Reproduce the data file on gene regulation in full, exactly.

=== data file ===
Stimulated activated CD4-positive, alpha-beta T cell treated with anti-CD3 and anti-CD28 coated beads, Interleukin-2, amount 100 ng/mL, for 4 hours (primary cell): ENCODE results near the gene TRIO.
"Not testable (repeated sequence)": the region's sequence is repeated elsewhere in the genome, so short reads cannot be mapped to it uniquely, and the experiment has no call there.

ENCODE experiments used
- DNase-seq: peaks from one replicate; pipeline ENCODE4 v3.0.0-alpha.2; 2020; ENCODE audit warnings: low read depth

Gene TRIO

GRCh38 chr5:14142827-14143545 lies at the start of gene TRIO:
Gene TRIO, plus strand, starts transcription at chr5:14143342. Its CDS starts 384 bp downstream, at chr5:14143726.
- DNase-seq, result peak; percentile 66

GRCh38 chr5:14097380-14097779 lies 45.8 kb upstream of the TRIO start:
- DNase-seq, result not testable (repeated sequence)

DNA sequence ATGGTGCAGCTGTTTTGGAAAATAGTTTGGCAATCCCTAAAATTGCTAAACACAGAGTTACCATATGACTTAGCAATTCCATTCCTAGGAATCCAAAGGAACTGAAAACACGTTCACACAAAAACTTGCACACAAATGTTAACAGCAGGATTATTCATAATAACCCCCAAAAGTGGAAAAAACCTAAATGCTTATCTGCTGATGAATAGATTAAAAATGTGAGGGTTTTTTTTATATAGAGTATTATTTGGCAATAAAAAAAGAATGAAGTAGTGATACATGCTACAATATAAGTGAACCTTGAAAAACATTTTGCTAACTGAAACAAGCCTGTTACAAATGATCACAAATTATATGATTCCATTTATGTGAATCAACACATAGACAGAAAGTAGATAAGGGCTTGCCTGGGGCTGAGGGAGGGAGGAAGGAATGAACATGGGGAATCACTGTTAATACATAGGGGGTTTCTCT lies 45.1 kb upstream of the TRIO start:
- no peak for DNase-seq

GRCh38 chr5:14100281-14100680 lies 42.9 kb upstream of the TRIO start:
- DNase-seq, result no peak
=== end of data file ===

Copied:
Stimulated activated CD4-positive, alpha-beta T cell treated with anti-CD3 and anti-CD28 coated beads, Interleukin-2, amount 100 ng/mL, for 4 hours (primary cell): ENCODE results near the gene TRIO.
"Not testable (repeated sequence)": the region's sequence is repeated elsewhere in the genome, so short reads cannot be mapped to it uniquely, and the experiment has no call there.

ENCODE experiments used
- DNase-seq: peaks from one replicate; pipeline ENCODE4 v3.0.0-alpha.2; 2020; ENCODE audit warnings: low read depth

Gene TRIO

GRCh38 chr5:14142827-14143545 lies at the start of gene TRIO:
Gene TRIO, plus strand, starts transcription at chr5:14143342. Its CDS starts 384 bp downstream, at chr5:14143726.
- DNase-seq, result peak; percentile 66

GRCh38 chr5:14097380-14097779 lies 45.8 kb upstream of the TRIO start:
- DNase-seq, result not testable (repeated sequence)

DNA sequence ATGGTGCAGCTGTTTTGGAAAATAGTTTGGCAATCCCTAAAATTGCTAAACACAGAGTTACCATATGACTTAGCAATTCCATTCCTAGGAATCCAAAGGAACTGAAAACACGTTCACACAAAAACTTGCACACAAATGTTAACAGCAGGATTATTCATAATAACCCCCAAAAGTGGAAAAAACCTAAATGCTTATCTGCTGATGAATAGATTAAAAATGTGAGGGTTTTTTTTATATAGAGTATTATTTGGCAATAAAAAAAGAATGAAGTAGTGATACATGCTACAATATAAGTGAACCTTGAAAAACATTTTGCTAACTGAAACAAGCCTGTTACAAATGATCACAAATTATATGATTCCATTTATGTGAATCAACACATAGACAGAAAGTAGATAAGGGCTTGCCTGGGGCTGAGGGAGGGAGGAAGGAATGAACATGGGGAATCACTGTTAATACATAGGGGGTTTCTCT lies 45.1 kb upstream of the TRIO start:
- no peak for DNase-seq

GRCh38 chr5:14100281-14100680 lies 42.9 kb upstream of the TRIO start:
- DNase-seq, result no peak